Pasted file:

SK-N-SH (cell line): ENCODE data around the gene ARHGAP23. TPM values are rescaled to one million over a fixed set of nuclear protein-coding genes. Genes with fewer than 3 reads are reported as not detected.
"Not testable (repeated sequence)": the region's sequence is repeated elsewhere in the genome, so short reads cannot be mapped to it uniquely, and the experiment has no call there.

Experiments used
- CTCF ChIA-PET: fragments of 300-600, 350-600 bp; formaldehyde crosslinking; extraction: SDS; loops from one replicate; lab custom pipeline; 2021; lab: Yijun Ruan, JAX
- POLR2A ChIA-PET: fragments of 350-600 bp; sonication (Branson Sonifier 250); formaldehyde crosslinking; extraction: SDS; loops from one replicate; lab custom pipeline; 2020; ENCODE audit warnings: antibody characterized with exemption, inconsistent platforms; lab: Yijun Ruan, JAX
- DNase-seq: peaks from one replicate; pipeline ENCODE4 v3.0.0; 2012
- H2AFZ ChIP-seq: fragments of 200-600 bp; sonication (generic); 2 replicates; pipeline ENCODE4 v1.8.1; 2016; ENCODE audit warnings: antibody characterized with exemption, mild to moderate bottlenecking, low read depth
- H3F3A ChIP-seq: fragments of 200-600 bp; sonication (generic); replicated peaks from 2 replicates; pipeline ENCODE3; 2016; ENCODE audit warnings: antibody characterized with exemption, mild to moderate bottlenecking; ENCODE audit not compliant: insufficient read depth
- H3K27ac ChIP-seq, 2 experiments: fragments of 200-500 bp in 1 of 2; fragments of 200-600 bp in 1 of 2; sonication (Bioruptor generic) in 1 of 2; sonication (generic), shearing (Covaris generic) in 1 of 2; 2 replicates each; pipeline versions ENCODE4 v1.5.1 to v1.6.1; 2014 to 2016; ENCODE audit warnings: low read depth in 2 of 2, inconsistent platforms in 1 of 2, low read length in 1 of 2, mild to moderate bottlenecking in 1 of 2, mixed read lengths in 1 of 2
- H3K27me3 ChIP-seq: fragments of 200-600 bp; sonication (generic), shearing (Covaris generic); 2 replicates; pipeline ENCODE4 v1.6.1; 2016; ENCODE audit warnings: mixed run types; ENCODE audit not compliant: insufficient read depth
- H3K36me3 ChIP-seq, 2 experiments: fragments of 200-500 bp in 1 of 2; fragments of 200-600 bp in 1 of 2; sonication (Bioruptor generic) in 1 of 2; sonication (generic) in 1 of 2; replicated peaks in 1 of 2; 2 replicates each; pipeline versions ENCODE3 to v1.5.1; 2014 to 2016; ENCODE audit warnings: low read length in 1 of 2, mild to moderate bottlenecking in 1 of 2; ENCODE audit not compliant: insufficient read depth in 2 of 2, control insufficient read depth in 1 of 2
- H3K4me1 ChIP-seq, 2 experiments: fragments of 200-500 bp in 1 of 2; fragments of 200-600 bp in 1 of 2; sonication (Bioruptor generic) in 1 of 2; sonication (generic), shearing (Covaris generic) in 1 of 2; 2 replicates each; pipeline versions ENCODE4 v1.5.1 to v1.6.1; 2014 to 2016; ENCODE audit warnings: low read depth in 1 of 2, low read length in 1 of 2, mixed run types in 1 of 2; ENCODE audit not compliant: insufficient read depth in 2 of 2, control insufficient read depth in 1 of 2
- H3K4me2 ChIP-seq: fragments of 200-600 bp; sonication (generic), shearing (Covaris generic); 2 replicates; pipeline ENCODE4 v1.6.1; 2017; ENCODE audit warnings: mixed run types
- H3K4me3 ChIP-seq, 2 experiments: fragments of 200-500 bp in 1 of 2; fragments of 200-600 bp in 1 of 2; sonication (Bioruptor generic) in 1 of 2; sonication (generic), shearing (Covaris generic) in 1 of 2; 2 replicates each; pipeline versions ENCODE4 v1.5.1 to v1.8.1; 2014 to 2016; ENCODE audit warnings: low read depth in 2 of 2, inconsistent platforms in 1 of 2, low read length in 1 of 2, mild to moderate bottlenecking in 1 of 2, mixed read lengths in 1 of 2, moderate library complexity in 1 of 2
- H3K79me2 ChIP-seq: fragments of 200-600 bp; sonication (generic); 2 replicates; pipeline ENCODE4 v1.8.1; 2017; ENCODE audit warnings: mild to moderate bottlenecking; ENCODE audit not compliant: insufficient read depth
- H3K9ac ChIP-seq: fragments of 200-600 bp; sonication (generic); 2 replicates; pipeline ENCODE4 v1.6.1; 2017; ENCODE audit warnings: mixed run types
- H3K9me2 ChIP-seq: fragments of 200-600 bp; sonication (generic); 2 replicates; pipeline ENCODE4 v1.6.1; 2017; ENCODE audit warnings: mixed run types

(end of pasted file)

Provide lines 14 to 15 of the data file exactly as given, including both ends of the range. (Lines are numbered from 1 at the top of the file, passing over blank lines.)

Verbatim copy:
- H3K4me3 ChIP-seq, 2 experiments: fragments of 200-500 bp in 1 of 2; fragments of 200-600 bp in 1 of 2; sonication (Bioruptor generic) in 1 of 2; sonication (generic), shearing (Covaris generic) in 1 of 2; 2 replicates each; pipeline versions ENCODE4 v1.5.1 to v1.8.1; 2014 to 2016; ENCODE audit warnings: low read depth in 2 of 2, inconsistent platforms in 1 of 2, low read length in 1 of 2, mild to moderate bottlenecking in 1 of 2, mixed read lengths in 1 of 2, moderate library complexity in 1 of 2
- H3K79me2 ChIP-seq: fragments of 200-600 bp; sonication (generic); 2 replicates; pipeline ENCODE4 v1.8.1; 2017; ENCODE audit warnings: mild to moderate bottlenecking; ENCODE audit not compliant: insufficient read depth